By Nenad Rodic,
posted 04/05

When choosing a bike it is important to have several things in mind:

1) What kind of event are you going to use the bike for? Ultra-distance racing places emphasis on comfort, and short distance on aerodynamics.
2) What type of rider you are? If you are flexible and can easily acquire new movement, you should go with the fastest, most aerodynamic machine you can find. If you are comfortable with only one type of geometry, then…?
3) Material? Carbon is definitely the best compromise between comfort, strength and value. If you seek comfort go with titanium. If you seek value go with aluminum. If you seek class go with hand-made steel.
4) Where you live? If you live in a mountainous area, you need to choose road geometry and a very light set up. If you live in the flatlands a Time-Trial bike will suffice.
5) Price?Ideally you want to have two bikes: one for every day training and road racing, and one for triathlon (time trial) training and racing. If this is not possible, you need to compromise and put together a bike that is comfortable enough for everyday training, yet suitable for time trials and triathlon races.


Every bike fit must start with some kind of leg measurement. Usually the inseam is measured. Stand against the wall with your feet pedal width apart. Pull a big hard cover book tightly up to your crotch. Step over the book and mark the spot on the wall. Measure the distance to the floor. This is your inseam. Multiply this value by 0.883 (Le Mond’s formula). The result value is your approximate seat height (center of bottom bracket (BB) to the top of the saddle-spot where you sit) photo 1. Your real seat height will depend on few other factors. Back to top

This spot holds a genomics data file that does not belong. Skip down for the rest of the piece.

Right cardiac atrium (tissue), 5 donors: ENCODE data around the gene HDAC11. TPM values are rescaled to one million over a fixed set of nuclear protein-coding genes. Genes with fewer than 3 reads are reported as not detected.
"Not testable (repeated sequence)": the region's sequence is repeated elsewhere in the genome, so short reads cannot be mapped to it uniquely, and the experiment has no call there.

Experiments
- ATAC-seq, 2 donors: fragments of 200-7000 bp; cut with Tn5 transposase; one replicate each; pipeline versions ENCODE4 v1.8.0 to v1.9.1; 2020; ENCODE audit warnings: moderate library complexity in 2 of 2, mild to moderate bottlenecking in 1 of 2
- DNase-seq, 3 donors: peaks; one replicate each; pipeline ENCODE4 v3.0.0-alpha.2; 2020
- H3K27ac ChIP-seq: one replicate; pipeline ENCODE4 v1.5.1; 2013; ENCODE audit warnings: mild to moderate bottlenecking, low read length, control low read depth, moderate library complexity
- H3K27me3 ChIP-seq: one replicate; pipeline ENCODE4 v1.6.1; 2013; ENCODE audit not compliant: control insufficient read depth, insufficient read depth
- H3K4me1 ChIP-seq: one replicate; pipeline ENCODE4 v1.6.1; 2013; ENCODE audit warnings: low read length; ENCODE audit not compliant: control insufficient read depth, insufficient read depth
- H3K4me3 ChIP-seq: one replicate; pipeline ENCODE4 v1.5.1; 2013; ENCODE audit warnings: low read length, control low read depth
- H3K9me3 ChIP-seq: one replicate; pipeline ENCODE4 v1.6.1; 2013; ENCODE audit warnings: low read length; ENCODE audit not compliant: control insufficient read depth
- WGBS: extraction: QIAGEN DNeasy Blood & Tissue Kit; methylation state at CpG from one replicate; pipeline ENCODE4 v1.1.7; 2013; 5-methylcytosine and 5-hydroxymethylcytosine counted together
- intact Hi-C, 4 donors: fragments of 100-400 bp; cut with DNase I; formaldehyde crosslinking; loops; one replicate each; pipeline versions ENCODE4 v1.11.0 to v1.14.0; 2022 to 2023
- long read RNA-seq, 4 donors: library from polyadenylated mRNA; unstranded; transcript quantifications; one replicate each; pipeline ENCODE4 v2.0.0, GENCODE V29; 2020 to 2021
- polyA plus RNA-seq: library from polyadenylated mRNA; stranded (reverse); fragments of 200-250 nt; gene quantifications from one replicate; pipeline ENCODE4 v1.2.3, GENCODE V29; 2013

1) Add a centimeter or two for cleat adjustment. (measure the size of: your cleats; the adaptor (if there is one); and the sole of the shoe)
2) If you train a lot (300+ miles a week, you definitely don’t want you saddle height to be too high. Start with the exact value or little lower of what the formula prescribes.
3) You always ride forward position (more than 74 degree seat tube angle). You might want to try 5-millimeter higher saddle.
4) Personal preference. Do not go over one and a half centimeters of what the formula says. You will get hurt, I can promise you that.

Photo shows the proper way to measure the saddle height. Measure form the center of the bottom bracket to the top of the saddle (spot where you sit). Back to top